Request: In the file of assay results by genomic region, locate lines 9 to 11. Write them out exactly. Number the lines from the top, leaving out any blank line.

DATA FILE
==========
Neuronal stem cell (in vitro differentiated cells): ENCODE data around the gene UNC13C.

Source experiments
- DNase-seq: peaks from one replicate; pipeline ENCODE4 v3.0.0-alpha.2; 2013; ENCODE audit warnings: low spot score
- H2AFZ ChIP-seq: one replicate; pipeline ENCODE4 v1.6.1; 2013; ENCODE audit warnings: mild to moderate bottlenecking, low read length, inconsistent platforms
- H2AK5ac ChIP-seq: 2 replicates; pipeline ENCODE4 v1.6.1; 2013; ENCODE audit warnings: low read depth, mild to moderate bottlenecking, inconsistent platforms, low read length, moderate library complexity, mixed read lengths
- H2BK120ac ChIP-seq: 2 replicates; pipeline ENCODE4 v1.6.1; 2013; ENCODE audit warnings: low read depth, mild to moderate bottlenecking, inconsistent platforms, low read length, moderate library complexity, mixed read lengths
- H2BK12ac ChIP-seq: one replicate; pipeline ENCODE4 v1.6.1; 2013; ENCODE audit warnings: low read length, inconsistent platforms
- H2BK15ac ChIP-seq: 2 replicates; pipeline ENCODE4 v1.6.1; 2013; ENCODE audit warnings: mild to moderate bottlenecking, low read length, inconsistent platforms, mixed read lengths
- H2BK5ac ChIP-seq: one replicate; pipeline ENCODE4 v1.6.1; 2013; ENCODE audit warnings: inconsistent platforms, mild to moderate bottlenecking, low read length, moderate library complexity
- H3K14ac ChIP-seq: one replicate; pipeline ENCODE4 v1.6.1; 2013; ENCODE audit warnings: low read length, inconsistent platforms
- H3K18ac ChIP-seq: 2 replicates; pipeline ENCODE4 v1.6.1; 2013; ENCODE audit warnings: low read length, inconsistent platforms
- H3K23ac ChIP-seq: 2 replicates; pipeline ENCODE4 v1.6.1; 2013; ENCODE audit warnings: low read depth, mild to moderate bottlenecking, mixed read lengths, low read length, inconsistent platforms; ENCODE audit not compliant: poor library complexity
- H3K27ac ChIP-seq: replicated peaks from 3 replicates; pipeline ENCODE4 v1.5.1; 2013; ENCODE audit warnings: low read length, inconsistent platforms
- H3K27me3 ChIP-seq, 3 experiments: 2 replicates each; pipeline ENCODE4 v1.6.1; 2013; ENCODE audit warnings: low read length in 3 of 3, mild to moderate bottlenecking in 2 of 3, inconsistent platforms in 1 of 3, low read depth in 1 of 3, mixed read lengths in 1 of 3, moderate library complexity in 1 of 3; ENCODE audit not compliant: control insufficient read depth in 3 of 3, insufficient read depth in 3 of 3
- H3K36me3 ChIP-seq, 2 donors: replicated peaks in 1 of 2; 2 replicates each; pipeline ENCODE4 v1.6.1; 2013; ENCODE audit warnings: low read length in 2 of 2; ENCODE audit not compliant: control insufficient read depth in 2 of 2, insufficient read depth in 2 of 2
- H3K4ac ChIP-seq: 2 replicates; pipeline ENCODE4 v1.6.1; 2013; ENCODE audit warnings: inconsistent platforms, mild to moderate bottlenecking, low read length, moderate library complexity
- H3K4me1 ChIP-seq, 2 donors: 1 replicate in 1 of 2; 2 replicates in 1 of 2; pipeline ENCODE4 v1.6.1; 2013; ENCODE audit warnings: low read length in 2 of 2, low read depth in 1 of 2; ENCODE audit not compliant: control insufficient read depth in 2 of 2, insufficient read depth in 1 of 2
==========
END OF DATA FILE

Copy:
- H2BK5ac ChIP-seq: one replicate; pipeline ENCODE4 v1.6.1; 2013; ENCODE audit warnings: inconsistent platforms, mild to moderate bottlenecking, low read length, moderate library complexity
- H3K14ac ChIP-seq: one replicate; pipeline ENCODE4 v1.6.1; 2013; ENCODE audit warnings: low read length, inconsistent platforms
- H3K18ac ChIP-seq: 2 replicates; pipeline ENCODE4 v1.6.1; 2013; ENCODE audit warnings: low read length, inconsistent platforms